1. how does access control affect dispatch?
  2. if more than two extensions that contained @objc methods for the same class were declared in independent files, would there only be one message dispatch “tables” configuration or would there be more?
  3. Explicitly declaring classes or methods final helps compilation time performance?
  1. Semantically the dispatch is always virtual (even though the compiler can devirtualize with whole module optimization and sufficiently restricted access). If the compiler can guarantee that the property or method can’t be overridden it may devirtualize and may even inline it.

  2. If you add an @objc function in an extension, when you call it, it will use the objective c runtime to dispatch the method. If you are going to do it from a subclass you will need to declare it open in the module the base class is defined.

  3. Generally I think that giving the compiler more information will speed up runtime and compile time. (Can’t say for sure though… the compiler might start inlining which could also have a subtle effect on compile time.) It is going to be relatively small however, so you need to balance that with what semantics (dynamism) you want to provide to your clients.

Hi rayfix,

Great Video Series. However i have a question

what did you declare func permiter() in extension ?

I think you are asking “why did I declare perimeter in an extension”

If it is declared as an extension and not part of the formal class definition, there is no way to override it from a derived class because it is not part of the vtable. BUT… but … if you declare it with @objc in the extension it uses full objective-C runtime message passing so you then can override it. That was the intended point.

@rayfix What I understood from this is Objective C and Swift use different mechanisms to achieve dynamic dispatch.Swift uses V table and Objective C uses a dispatch table. My doubt is how does swift improve the performance. Is there any underlying difference between swift and objective C in achieving the dynamic dispatch by checking respective tables and finding the right implementation?. When you say “swift supprorts objective C runtime also” that means in our example of an array containing different “Shape( Base class)” objets, dynamic dispatch happens in two different ways in Objective C and swift.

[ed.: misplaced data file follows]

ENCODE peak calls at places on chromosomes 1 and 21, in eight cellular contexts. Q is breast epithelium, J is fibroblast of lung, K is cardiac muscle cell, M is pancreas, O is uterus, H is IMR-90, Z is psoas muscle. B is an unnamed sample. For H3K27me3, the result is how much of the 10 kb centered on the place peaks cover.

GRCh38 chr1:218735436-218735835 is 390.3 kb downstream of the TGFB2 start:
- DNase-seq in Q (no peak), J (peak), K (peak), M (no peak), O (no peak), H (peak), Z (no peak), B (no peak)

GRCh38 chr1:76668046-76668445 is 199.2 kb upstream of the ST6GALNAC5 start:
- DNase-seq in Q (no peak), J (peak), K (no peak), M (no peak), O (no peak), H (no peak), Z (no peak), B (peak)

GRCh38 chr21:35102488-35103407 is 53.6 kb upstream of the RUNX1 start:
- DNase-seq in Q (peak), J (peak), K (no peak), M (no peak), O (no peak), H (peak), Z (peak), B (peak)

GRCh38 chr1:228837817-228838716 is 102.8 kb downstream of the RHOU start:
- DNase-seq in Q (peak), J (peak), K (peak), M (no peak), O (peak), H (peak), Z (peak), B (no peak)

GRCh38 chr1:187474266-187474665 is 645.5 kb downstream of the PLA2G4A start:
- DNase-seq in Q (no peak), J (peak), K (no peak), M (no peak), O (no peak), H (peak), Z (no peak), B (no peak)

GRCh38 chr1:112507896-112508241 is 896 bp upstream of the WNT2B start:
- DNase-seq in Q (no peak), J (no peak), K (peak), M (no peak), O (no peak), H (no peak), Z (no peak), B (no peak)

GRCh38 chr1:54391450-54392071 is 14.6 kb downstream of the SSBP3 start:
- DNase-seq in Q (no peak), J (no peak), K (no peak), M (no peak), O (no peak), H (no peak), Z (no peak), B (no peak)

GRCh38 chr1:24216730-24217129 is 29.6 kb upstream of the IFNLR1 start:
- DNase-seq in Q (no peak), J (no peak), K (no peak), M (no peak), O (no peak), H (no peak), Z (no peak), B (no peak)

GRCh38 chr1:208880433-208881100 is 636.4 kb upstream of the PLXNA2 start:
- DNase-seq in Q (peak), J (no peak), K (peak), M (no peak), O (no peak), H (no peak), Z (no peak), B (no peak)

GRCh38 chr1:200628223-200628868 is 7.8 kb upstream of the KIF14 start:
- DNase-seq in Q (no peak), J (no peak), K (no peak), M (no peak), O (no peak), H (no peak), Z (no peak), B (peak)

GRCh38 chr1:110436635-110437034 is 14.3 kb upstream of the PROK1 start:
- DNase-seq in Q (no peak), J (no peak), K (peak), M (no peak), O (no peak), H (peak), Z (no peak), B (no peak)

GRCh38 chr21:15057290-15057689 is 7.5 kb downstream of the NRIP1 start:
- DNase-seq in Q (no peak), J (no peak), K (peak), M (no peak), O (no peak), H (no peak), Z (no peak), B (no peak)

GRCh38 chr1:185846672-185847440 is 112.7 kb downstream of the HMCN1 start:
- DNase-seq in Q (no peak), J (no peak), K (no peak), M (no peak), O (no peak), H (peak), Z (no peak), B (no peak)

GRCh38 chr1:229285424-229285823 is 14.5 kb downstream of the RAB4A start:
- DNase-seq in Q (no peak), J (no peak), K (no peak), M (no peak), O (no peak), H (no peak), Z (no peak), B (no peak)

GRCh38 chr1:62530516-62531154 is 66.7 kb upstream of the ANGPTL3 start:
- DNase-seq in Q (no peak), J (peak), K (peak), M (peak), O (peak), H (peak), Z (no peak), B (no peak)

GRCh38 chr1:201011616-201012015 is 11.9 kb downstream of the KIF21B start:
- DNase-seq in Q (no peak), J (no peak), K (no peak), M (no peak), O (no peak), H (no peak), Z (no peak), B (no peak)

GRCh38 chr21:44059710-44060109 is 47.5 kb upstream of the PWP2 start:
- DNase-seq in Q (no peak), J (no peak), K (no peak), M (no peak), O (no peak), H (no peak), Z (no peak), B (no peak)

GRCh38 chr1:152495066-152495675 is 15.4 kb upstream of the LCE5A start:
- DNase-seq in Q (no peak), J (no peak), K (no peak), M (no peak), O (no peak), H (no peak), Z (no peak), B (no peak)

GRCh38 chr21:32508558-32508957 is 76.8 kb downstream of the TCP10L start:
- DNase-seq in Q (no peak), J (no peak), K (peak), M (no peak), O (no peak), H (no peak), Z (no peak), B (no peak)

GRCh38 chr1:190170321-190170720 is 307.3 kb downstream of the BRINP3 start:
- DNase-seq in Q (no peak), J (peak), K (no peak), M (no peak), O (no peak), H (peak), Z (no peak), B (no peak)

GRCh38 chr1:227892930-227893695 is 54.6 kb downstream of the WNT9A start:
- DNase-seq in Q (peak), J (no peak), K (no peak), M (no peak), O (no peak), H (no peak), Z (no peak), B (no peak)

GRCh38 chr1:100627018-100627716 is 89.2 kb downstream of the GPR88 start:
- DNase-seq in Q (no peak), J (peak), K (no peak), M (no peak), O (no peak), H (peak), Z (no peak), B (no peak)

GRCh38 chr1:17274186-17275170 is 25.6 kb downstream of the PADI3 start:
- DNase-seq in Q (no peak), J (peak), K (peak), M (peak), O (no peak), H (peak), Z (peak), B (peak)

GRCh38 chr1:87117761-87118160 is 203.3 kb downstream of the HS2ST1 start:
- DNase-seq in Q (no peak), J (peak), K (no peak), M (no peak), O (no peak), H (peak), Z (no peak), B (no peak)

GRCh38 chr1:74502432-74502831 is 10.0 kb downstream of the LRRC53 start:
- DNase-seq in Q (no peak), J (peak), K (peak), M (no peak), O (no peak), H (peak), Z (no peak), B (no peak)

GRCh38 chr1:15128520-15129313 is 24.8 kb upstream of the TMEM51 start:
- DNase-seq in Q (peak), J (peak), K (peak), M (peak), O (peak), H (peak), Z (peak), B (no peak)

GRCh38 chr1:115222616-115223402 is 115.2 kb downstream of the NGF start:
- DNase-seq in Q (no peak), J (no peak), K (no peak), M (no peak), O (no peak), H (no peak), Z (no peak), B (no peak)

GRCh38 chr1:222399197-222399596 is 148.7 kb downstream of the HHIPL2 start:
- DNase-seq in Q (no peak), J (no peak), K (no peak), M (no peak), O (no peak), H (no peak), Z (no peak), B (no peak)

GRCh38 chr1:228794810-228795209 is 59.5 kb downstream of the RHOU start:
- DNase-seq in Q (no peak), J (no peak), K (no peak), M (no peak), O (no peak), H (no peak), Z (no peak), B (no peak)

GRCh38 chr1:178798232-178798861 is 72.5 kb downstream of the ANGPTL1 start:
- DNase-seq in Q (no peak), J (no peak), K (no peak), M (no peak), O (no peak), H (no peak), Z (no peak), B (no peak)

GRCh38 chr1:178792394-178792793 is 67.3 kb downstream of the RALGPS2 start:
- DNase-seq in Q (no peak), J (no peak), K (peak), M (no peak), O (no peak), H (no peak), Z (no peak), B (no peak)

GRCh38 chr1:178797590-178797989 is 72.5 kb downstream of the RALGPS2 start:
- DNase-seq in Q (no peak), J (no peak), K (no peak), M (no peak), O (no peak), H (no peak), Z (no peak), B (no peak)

This is a really deep topic. To simplify drastically. There are 4 different kinds of dispatch that can happen in Swift:

  1. No dispatched (the code gets inlined)
  2. Static dispatch (just call the function)
  3. Vtable and Witness table lookup
  4. String based table lookup (objc)

The lower you go in the table, the more overhead you have. Objective C only uses 3. While this is the slowest it also give you great power. For example, you can go in and dynamically “swizzle” (replace) a method. Since Swift aggressively de-virutalizes calls that it knows it can, it gets its speed that way. On the other hand, swizzling in becomes impossible, so there is a cost to it.

Aside: If you have ever looked at how unit testing (XCTest) is implemented on macOS and Linux, Swift uses dynamic lookup to find all methods that begin with “test” and execute them. With Linux you had to explicitly list them. With the advent of metadata in Swift 5.1 it has apparently become possible to do some kind of runtime lookup of methods which is pretty exciting.